Among the proposals rejected were those as basic and simple as a dues check- off, any sickness or accident benefits, pensions, seniority protection, grievance procedure, health insurance or cost-of-living protection. “We’d ask this guy Tate why the company could provide those things for the remaining workers in Michigan who had all of them,” says Claude Pereira, who led the bargaining team. “What was good enough for those up North wasn’t good enough for us.”

Negotiations continued every six weeks or so and were often delayed because Tate, chief negotiator for Monroe, had been retained by Willie Farah to aid the clothing manufacturer in combatting the Amalgamated Clothing Workers unionizing efforts. As bargaining continued without results, frustrations grew among union supporters. “Those of us who grew up in the South were taught if you stole a penny, the federal government would spend a million to track you down and see justice done,” organizer Lou Echols says. “People can’t understand how Monroe could evade the law year after year after year. They lose faith in our system.”

Echols saw the company’s strategy saving management millions, while confusing employees who tired of hearing about legal actions. Uncertain that it could effectively prosecute a strike, the union turned to a boycott of Monroe products. But a high percentage of shock absorbers Monroe makes are sold under 20 or more brand names, making an effective consumer boycott quite difficult.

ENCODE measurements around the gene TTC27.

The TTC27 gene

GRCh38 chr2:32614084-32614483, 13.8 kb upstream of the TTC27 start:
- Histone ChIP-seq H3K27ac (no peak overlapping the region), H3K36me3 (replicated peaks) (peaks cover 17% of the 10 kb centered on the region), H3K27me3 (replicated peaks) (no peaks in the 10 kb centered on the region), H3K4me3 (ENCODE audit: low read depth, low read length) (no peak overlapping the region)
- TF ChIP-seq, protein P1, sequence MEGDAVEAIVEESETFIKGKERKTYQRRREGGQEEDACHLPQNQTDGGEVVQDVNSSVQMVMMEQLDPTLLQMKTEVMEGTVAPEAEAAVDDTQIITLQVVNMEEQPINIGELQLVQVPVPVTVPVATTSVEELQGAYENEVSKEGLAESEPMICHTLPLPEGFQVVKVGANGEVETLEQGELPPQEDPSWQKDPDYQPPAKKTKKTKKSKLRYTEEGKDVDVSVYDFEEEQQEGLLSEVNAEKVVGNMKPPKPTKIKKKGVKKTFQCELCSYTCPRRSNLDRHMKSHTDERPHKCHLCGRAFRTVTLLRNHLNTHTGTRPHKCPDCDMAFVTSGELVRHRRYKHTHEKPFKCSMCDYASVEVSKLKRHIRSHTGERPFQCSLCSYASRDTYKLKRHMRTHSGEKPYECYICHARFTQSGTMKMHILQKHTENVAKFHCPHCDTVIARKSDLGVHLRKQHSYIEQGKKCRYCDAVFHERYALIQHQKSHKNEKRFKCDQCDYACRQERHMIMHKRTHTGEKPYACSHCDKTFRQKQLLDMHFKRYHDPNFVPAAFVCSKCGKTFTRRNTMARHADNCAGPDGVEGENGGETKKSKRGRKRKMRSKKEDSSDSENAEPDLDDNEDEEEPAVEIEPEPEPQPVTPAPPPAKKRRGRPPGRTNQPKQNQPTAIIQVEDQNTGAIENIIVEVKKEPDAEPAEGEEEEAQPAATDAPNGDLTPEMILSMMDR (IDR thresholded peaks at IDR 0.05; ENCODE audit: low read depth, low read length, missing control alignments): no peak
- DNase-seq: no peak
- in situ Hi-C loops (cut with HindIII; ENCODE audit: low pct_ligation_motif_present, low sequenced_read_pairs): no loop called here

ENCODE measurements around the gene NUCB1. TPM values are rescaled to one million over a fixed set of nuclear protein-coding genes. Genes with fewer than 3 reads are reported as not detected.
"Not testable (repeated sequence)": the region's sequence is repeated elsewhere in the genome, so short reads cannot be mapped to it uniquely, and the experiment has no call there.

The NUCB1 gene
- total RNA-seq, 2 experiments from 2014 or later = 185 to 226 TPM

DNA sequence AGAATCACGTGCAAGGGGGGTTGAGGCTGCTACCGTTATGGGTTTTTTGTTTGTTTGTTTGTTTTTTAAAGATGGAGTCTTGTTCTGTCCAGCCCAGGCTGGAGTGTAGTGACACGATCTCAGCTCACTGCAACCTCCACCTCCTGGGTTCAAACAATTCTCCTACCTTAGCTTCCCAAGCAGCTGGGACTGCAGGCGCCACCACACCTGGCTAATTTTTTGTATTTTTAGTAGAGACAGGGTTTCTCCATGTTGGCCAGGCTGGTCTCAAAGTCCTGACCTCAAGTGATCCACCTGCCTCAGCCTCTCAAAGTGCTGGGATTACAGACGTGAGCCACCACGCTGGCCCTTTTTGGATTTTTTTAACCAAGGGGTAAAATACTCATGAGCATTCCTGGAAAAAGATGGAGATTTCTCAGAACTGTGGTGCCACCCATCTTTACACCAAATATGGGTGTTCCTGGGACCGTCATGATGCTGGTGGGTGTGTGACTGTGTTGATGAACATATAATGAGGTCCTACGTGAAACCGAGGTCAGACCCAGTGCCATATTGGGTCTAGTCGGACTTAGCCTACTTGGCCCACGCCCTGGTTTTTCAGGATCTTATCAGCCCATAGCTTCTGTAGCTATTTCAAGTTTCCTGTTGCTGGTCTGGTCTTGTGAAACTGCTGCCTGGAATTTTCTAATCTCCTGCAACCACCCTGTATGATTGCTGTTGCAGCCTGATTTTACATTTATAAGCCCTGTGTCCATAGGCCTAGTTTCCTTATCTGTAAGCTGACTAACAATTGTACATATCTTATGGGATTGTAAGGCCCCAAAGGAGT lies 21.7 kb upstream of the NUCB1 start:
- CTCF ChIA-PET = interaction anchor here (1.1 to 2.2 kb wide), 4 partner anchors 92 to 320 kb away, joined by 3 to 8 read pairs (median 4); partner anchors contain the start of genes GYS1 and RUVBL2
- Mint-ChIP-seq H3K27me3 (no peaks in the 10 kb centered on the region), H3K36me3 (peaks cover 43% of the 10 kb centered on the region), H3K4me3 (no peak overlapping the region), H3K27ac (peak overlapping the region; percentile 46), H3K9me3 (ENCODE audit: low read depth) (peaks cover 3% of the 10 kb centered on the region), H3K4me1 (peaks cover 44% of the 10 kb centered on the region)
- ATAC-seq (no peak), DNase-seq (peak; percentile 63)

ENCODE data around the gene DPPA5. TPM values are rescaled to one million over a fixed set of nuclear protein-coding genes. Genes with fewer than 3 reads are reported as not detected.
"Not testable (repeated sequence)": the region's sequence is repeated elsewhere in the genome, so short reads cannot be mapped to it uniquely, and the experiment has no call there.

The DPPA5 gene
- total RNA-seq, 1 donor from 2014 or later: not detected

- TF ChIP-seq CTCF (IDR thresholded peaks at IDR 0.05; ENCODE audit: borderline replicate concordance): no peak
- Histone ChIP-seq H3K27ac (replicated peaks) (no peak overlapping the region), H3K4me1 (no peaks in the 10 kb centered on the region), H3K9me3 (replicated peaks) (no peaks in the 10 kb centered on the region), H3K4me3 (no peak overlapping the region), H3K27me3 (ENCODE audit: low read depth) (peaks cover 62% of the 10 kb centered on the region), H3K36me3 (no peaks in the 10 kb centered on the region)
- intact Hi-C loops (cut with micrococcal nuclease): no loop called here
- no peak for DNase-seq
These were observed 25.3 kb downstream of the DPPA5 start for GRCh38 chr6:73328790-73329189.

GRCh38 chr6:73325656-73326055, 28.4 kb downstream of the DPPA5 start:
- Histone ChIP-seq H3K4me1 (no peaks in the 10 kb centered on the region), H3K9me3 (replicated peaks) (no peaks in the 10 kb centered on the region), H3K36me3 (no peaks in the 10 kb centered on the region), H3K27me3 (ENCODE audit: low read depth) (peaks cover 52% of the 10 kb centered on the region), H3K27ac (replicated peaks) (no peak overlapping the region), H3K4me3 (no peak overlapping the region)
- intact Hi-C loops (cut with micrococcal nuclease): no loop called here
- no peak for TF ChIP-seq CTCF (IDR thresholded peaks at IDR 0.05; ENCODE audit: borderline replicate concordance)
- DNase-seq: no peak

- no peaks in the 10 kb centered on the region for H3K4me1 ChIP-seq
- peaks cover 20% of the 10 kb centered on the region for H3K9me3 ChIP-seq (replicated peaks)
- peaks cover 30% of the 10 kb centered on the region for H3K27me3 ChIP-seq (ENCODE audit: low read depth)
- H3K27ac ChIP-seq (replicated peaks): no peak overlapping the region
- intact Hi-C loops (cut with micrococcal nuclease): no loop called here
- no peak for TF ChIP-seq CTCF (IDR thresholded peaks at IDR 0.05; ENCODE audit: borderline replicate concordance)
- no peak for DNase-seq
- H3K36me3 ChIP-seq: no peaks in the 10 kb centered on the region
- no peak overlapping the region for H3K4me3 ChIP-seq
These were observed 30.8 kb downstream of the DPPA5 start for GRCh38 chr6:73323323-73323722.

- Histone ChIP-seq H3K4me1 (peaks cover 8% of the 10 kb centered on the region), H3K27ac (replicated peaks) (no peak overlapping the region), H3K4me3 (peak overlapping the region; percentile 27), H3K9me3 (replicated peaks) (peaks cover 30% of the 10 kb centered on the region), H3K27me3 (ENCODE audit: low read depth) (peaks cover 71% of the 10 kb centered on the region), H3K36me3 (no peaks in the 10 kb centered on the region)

In November, 1975, a Texan named David Cox arrived in Hartwell and checked into the Ramada Inn. Soon Cox began to solicit union cards on behalf of an organization called the Allied Industrial Union of Auto Workers Independent. The group, with no constitution, no bylaws, and no collective bargaining agreements had never been recognized anywhere. Equipped with the complete mailing list observers believe was supplied by the company, Cox succeeded in getting enough cards to petition for an election. The campaign that followed proved to be, in many ways, a repeat of those of 10 and 12 years before — full of company threats and intimidation.